PAMPLONA, or Pampeluna, the capital of the Spanish province of Navarre, and an episcopal see; situated 1378 ft.
Pamplona has a station on the Ebro railway connecting Alsasua with Saragossa.
Pamplona has a flourishing agricultural trade, besides manufactures of cloth, linen stuffs, flour, soap, leather, cards, paper, earthenware, iron and nails.
Originally a town of the Vascones, Pamplona was rebuilt in 68 B.C. by Pompey the Great, whence the name Pompaelo or Pompelo (Strabo).
The whole force under his orders when he escaped from Pamplona on the night of the 29th of October 1833, and took the command next day in the Val de Araquil, was a few hundred ill-armed and dispirited guerrilleros.
Landazuri y Romarate contain much material for a provincial history: - Historia ecclesiastics, &c. (Pamplona, 1797); Historia civil, &c. (Vitoria, 1798); Compendios historicos de la ciudad y villas de.
Alava, &c. (Pamplona, 1798); Suplemento a los cuatro libros de la historia de Alava (Vitoria, 1799); and Los varones illustres Alavenses (Vitoria, 1798).
1562-1580); - for ecclesiastical history, Teatro historico de las iglesias de Aragon (Pamplona, 1770-1807); for economic history, Historia de la economia politica de Aragon, by I.
Older than these divisions, the date of which is uncertain, the ancient limits of the dioceses of Pamplona, Bayonne and Calahorra, probably corresponded more nearly to the boundaries of the ancient tribes, the Autrigones, the Caristi, the Varduli and the Vascones, with their still differing dialects, than do these civil provinces.
His proclamation at Pamplona, however, did not take place till March of the following year, and his coronation was delayed until May 1273.
The former, which rises in the Sierra de Merida, which overlooks the Lake of Maracaibo, has 16 large affluents; the latter has its sources near the Colombian city of Pamplona, and they are only separated from the basin of the river Magdalena by the "Oriental" Andean range.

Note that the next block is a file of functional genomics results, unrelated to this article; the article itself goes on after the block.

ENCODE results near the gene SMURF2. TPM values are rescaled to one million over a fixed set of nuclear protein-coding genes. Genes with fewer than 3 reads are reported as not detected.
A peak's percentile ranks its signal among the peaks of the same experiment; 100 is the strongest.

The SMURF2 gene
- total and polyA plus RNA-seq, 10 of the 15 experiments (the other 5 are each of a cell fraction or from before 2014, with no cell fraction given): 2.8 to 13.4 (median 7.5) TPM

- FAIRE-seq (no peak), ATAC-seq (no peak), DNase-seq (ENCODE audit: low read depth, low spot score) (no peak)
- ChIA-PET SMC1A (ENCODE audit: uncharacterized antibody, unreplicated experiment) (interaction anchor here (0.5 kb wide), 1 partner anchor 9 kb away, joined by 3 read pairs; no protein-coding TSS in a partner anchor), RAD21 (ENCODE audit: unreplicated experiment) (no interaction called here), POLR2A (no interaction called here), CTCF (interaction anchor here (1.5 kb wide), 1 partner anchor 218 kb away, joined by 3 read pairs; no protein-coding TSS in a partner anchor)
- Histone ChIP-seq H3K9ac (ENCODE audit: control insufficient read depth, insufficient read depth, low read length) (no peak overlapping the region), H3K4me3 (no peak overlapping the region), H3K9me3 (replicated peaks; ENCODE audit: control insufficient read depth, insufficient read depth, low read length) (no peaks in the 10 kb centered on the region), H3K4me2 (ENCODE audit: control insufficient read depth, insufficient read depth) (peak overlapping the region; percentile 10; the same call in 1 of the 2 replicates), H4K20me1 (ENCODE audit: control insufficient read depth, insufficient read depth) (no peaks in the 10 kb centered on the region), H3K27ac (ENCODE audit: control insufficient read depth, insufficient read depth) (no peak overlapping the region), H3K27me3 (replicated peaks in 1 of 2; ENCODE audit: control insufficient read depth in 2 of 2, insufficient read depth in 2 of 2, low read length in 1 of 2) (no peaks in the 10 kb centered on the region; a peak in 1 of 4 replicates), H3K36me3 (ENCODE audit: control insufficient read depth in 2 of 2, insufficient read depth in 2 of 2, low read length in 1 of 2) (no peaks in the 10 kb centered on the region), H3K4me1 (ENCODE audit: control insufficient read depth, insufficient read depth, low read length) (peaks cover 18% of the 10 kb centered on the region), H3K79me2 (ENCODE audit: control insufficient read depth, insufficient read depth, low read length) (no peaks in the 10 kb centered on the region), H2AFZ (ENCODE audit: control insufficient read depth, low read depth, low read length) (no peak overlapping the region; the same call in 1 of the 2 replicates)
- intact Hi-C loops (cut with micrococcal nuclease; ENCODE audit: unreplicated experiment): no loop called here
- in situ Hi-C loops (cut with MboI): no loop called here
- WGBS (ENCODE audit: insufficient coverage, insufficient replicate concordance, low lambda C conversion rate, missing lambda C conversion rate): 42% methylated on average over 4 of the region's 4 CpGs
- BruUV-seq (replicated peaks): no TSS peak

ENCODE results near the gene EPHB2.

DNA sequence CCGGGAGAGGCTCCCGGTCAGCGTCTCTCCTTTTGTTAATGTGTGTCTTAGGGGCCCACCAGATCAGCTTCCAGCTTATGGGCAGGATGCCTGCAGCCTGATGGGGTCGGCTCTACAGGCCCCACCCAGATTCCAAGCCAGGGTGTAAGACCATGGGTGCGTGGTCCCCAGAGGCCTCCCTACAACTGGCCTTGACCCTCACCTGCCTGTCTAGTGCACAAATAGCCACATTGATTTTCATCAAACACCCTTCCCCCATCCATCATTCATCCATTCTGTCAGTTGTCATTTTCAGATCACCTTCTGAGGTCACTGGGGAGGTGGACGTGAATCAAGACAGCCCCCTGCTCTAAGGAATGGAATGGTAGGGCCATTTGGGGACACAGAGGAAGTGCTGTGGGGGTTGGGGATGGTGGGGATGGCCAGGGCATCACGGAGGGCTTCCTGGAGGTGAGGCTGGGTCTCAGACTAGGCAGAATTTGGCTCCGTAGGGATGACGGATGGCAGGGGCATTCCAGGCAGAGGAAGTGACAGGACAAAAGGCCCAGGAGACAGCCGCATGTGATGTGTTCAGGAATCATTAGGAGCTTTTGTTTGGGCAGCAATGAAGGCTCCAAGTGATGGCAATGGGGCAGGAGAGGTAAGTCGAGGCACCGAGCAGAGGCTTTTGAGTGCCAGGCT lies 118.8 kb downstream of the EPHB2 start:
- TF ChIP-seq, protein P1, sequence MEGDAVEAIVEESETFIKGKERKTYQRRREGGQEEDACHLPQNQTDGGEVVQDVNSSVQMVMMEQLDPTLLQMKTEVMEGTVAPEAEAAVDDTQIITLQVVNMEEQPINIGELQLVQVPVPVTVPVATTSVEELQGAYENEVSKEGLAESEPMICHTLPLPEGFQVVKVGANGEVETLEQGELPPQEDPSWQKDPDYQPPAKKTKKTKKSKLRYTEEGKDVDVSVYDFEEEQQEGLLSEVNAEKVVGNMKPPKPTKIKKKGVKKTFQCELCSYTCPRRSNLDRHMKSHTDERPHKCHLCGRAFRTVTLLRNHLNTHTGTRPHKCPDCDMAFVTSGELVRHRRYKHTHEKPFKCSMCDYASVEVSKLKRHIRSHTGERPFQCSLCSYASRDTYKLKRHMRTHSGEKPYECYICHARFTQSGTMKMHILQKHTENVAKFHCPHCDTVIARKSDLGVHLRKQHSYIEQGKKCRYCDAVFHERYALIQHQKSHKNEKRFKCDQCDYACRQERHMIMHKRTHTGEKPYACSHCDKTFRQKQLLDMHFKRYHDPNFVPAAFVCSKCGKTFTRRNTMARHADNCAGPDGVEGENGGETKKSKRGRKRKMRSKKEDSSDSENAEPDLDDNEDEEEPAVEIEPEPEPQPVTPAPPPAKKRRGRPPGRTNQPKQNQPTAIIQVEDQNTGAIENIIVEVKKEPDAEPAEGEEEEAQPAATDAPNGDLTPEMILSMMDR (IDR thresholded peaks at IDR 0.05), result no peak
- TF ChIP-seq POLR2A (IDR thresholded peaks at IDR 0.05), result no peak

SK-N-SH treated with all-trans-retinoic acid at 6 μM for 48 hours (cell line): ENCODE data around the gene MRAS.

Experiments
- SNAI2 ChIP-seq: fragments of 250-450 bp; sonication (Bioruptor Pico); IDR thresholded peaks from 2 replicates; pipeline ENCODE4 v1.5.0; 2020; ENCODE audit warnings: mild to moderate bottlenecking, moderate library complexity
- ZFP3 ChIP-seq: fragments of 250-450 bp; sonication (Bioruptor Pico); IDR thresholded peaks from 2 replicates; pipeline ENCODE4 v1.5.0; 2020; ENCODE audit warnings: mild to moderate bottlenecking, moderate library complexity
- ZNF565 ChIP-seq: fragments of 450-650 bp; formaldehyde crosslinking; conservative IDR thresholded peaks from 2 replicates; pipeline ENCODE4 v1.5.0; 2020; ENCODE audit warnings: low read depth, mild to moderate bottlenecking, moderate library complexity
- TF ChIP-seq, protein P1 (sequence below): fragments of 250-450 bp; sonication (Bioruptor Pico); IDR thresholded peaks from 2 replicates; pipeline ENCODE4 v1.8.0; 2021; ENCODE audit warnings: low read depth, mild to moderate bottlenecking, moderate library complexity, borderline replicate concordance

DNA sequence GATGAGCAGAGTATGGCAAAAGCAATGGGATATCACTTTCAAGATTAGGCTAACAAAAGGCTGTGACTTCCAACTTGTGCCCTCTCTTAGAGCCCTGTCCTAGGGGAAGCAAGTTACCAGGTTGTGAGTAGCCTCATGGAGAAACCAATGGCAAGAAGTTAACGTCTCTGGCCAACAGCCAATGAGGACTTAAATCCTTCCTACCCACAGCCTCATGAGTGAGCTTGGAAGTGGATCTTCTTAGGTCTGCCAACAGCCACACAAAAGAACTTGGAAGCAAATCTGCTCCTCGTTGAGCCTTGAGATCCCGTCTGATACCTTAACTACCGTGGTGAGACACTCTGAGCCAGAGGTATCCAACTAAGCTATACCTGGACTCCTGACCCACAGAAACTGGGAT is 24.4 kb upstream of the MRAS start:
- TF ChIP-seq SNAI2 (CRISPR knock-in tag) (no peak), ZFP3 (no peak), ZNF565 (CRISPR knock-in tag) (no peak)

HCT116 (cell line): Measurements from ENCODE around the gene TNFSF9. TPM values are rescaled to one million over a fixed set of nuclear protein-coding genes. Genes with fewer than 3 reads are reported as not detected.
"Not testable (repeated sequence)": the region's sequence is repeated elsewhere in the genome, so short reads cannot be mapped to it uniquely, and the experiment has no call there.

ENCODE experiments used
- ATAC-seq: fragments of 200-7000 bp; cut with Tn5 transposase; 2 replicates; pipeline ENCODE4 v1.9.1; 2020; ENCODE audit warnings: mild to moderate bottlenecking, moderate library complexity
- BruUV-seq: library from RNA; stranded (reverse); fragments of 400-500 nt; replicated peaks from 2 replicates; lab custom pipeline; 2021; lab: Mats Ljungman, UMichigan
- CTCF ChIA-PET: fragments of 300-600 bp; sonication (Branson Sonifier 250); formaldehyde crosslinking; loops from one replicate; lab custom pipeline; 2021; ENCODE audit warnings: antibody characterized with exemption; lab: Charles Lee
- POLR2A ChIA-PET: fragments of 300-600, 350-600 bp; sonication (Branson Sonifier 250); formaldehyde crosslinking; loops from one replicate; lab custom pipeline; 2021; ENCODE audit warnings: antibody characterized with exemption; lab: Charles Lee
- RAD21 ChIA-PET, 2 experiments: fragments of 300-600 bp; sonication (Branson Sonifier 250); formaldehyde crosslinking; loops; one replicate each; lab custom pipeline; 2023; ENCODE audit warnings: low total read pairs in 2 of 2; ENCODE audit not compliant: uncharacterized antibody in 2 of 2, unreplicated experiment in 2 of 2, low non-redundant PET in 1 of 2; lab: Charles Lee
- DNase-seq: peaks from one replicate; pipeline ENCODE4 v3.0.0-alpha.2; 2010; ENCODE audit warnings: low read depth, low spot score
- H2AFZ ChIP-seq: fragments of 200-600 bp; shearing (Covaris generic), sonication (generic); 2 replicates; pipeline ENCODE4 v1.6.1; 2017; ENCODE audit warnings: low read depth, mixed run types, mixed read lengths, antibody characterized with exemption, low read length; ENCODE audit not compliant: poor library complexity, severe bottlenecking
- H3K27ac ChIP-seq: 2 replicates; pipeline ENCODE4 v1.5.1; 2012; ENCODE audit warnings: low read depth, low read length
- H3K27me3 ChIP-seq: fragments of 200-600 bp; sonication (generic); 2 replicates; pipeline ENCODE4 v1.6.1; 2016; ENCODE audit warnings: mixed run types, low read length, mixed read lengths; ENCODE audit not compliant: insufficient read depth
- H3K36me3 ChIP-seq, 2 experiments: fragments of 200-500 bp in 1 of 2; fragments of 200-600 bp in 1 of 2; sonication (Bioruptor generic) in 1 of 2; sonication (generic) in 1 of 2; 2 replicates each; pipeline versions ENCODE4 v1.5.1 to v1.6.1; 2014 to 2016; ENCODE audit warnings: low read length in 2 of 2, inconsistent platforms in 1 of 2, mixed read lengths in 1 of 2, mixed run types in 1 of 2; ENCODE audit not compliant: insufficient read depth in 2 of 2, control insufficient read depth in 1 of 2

Isla's gifts were first shown in his Triunfo del amor y de la lealtad: Dia Grande de Navarra, a satirical description of the ceremonies at Pamplona in honour of Ferdinand VI.'s accession; its sly humour so far escaped the victims that they thanked the writer for his appreciation of their local efforts, but the true significance of the work was discovered shortly afterwards, and the protests were so violent that Isla was transferred by his superiors to another district.
The Ebro Valley railway, which traverses southern Navarre and skirts the western frontier, sends out a branch line from Castejon to Pamplona and Alsasua junction, where it connects with the Northern railways from Madrid to France.
Pamplona, the capital (pop., 1900, 28,886), and Tudela (9449) are described in separate articles.
Navarre was Sancho Garcia, who ruled at Pamplona in the early years of the 10th century.
They were the Ultrapuertos (French Navarre), Pamplona, Estella, Judela, Sanguesa.
It mattered little that he desolated the shrine of St James at Compostella, the monastery of Cardena in Castile, took Leon, Pamplona and Barcelona, if at the end he left the roots of the Christian states firm in the soil, and to his son and successor as hajib only a mercenary army without patriotism or loyalty.